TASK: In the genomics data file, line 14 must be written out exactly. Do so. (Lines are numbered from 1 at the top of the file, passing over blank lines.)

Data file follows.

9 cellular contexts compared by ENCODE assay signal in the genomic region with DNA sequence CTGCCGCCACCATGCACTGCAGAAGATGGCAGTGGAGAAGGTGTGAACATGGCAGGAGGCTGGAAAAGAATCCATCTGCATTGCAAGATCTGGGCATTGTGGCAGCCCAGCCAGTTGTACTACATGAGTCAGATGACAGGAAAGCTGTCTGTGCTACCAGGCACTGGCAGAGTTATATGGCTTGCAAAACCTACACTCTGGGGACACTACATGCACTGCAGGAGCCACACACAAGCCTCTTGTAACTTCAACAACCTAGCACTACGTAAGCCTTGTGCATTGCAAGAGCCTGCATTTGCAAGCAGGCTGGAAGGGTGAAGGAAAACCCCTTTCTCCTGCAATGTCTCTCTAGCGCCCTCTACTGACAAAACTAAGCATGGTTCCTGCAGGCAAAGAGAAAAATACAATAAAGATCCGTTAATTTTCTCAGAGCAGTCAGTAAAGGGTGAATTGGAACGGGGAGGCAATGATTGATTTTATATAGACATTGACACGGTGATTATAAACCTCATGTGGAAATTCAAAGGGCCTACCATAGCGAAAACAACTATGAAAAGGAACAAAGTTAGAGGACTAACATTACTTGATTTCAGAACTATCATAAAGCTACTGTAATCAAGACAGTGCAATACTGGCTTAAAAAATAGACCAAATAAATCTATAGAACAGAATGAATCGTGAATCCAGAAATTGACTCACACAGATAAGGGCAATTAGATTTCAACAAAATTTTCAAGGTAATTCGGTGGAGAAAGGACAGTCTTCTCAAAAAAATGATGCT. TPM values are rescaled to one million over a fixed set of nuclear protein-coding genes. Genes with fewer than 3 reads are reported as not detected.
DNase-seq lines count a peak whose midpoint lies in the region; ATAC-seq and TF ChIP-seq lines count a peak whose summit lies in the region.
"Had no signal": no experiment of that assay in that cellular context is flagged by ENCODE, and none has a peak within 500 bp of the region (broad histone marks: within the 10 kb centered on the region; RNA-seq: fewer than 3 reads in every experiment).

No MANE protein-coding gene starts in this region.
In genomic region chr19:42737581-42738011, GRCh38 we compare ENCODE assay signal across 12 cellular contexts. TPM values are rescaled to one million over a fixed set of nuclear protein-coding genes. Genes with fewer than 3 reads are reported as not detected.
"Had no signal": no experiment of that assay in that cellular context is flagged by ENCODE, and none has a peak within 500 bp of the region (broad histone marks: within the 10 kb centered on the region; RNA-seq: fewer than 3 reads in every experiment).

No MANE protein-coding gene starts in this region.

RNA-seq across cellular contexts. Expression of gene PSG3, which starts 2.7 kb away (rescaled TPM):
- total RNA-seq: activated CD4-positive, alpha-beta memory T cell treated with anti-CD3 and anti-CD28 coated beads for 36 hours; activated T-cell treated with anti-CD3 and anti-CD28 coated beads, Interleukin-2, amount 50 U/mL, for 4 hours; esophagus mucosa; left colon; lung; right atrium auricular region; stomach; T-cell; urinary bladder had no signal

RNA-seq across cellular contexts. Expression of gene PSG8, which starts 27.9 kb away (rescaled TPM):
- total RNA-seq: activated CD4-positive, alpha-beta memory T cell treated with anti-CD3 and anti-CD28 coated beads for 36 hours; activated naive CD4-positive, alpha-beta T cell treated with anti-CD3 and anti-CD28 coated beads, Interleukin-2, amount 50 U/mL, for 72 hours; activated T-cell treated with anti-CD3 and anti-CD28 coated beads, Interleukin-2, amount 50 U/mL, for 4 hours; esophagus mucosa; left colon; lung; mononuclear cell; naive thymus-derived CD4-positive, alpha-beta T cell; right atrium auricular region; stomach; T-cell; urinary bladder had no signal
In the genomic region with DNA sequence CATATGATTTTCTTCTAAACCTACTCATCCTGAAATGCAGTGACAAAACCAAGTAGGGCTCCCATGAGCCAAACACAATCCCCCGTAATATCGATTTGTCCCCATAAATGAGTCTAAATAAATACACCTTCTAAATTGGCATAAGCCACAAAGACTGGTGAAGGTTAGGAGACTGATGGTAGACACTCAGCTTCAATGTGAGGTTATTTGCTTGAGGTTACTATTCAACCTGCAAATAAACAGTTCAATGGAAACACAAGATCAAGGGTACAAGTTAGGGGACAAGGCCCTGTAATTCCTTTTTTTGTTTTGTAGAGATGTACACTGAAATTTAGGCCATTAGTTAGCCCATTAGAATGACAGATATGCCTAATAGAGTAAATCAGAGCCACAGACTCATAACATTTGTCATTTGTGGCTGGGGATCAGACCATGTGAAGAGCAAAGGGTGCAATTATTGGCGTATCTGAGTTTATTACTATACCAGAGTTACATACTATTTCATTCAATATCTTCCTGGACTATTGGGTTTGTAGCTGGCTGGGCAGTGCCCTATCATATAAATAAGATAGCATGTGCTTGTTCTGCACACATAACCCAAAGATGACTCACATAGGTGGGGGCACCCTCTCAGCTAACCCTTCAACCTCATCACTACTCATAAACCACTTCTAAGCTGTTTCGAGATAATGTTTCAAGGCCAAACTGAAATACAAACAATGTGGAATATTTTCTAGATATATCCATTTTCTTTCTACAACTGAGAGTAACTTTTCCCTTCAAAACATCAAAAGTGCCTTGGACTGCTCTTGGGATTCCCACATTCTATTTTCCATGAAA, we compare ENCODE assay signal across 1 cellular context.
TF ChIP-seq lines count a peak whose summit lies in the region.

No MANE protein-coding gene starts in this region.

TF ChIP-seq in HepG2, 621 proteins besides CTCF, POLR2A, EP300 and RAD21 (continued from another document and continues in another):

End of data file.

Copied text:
No MANE protein-coding gene starts in this region.